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Force-velocity characteristics and maximal anaerobic power in male recreational marathon runners


Nikolaidis, Pantelis Theodoros; Knechtle, Beat (2020). Force-velocity characteristics and maximal anaerobic power in male recreational marathon runners. Research in Sports Medicine, 28(1):99-110.

Abstract

The aim of the present study was to examine the relationship of force-velocity (F-v) characteristics with age and race time in marathon runners. One hundred thirty-five male marathon runners (age 44.2 ± 8.8 years, height 176 ± 6 cm, body mass 24.7 ± 2.6 kg.m and personal record 4:02 ± 0:45 h:min), separated into eight age groups (<30, 30-35, ., 55-60, >60 years), performed an F-v test on a cycle ergometer consisted of four 7s sprints. The older age groups had the lowest scores in maximal pedalling velocity (v; p < 0.001, η = 0.244), relative (rPmax; p = 0.001, η = 0.176) and absolute maximal power (Pmax; p = 0.009, η = 0.135), whereas no difference in maximal force (F; p = 0.558, η = 0.044) was shown. Race time correlated moderately with F (r = 0.31, p < 0.001) and Pmax (r = 0.30, p = 0.001). The small magnitude of age-related differences in anaerobic power among most age groups indicated that humans without muscle strength/power training might maintain anaerobic power indices till their sixties.

Abstract

The aim of the present study was to examine the relationship of force-velocity (F-v) characteristics with age and race time in marathon runners. One hundred thirty-five male marathon runners (age 44.2 ± 8.8 years, height 176 ± 6 cm, body mass 24.7 ± 2.6 kg.m and personal record 4:02 ± 0:45 h:min), separated into eight age groups (<30, 30-35, ., 55-60, >60 years), performed an F-v test on a cycle ergometer consisted of four 7s sprints. The older age groups had the lowest scores in maximal pedalling velocity (v; p < 0.001, η = 0.244), relative (rPmax; p = 0.001, η = 0.176) and absolute maximal power (Pmax; p = 0.009, η = 0.135), whereas no difference in maximal force (F; p = 0.558, η = 0.044) was shown. Race time correlated moderately with F (r = 0.31, p < 0.001) and Pmax (r = 0.30, p = 0.001). The small magnitude of age-related differences in anaerobic power among most age groups indicated that humans without muscle strength/power training might maintain anaerobic power indices till their sixties.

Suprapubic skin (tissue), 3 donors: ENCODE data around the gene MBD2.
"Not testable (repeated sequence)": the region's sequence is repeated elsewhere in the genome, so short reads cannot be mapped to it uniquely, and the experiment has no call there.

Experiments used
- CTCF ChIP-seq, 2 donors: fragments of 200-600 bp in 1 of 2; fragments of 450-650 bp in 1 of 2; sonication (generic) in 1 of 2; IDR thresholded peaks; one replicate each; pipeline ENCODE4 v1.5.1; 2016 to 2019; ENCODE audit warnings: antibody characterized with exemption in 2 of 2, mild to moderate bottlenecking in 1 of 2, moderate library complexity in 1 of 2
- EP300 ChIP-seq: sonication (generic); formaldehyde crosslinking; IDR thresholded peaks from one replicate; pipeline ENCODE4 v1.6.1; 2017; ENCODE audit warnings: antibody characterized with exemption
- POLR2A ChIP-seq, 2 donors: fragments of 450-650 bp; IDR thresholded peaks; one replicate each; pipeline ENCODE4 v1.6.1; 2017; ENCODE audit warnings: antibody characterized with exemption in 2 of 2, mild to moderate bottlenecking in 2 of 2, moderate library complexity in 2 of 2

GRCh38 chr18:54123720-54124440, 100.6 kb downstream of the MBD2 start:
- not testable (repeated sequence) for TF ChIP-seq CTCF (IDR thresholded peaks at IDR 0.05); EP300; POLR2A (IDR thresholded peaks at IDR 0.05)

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Additional indexing

Item Type:Journal Article, refereed, original work
Communities & Collections:04 Faculty of Medicine > University Hospital Zurich > Institute of General Practice
Dewey Decimal Classification:610 Medicine & health
Scopus Subject Areas:Health Sciences > Orthopedics and Sports Medicine
Health Sciences > Physical Therapy, Sports Therapy and Rehabilitation
Language:English
Date:2 January 2020
Deposited On:12 Jun 2019 14:41
Last Modified:29 Jul 2020 10:49
Publisher:Taylor & Francis
ISSN:1543-8627
Additional Information:This is an Accepted Manuscript of an article published by Taylor & Francis in Research in Sports Medicine on [2019], available online: http://wwww.tandfonline.com/10.1080/15438627.2019.1608993
OA Status:Closed
Publisher DOI:https://doi.org/10.1080/15438627.2019.1608993
PubMed ID:31030556

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